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The consequences of sex offender residency restriction: Evidence from North Carolina

Songman Kang ()

International Review of Law and Economics, 2017, vol. 49, issue C, 10-22

Abstract: In recent years, a number of state and local governments in the United States have imposed residency restrictions on sex offenders to lower the risk of repeat sex offenses against children. The restriction prohibits sex offenders from living near places where children regularly congregate, such as schools and daycare centers. In this paper, I estimate the effect of the North Carolina residency restriction on recidivism patterns of affected sex offenders by exploiting a quasi-experimental variation in the timing of the release. I find that the restriction increases the likelihood of a new property crime conviction within two years of release by 2.5 percentage points. On the other hand, the effect of the North Carolina residency restriction on the risk of repeat sex offenses is mostly modest, although the restriction seems to decrease the number of repeat sex offenses among newly-released and young sex offenders. (JEL K14, K42)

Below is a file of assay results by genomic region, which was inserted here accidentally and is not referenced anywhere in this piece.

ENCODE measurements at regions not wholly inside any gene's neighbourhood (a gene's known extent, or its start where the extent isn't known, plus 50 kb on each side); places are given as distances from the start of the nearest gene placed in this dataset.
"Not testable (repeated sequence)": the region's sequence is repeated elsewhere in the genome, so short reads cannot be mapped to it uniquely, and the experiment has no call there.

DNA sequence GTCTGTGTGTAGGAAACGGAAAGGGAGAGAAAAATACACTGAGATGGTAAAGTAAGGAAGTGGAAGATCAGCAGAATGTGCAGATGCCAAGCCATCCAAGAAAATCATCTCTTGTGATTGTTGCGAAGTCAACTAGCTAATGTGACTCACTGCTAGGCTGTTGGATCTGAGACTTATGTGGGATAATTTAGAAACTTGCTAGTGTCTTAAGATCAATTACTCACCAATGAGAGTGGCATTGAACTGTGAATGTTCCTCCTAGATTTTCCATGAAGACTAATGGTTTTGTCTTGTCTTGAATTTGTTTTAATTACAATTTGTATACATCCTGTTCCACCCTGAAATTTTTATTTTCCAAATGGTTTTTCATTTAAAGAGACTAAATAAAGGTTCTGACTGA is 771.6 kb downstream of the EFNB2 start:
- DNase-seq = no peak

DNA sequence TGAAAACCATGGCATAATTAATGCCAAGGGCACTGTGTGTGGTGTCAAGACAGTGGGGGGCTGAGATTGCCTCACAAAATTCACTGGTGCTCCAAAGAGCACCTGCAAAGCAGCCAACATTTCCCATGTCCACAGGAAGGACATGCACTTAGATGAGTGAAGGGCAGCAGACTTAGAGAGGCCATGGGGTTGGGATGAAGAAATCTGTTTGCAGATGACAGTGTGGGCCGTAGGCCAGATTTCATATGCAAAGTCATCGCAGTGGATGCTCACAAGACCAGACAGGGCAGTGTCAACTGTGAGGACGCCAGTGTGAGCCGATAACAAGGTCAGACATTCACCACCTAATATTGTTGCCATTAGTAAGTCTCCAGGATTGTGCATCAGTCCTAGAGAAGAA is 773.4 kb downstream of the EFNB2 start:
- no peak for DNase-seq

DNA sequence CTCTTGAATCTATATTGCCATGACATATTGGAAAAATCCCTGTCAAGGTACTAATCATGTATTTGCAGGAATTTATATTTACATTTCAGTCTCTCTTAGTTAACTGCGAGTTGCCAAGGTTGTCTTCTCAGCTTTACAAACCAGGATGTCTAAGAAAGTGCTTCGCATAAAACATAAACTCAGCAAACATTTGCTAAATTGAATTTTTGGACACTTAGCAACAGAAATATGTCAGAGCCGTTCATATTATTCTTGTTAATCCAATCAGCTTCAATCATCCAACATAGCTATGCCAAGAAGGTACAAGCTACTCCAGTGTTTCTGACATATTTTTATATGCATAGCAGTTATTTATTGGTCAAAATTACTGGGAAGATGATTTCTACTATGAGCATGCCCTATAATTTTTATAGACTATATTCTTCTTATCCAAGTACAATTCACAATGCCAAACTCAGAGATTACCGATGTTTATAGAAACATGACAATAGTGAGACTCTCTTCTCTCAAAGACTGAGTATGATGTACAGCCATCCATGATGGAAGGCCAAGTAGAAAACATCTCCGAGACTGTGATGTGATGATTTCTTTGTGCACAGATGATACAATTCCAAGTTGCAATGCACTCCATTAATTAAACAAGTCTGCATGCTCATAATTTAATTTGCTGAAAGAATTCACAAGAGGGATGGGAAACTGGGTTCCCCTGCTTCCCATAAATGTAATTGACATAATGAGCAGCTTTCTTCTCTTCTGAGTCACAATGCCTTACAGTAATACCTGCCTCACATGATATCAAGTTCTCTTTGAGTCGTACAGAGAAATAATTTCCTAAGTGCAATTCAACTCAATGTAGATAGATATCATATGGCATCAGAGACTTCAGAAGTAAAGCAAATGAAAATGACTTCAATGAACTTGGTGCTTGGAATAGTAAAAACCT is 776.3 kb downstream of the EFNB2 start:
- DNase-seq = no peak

Keywords: Sex offender; Residency restriction; Recidivism; North Carolina (search for similar items in EconPapers)
Date: 2017
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International Review of Law and Economics is currently edited by C. Ott, A. W. Katz and H-B. Schäfer

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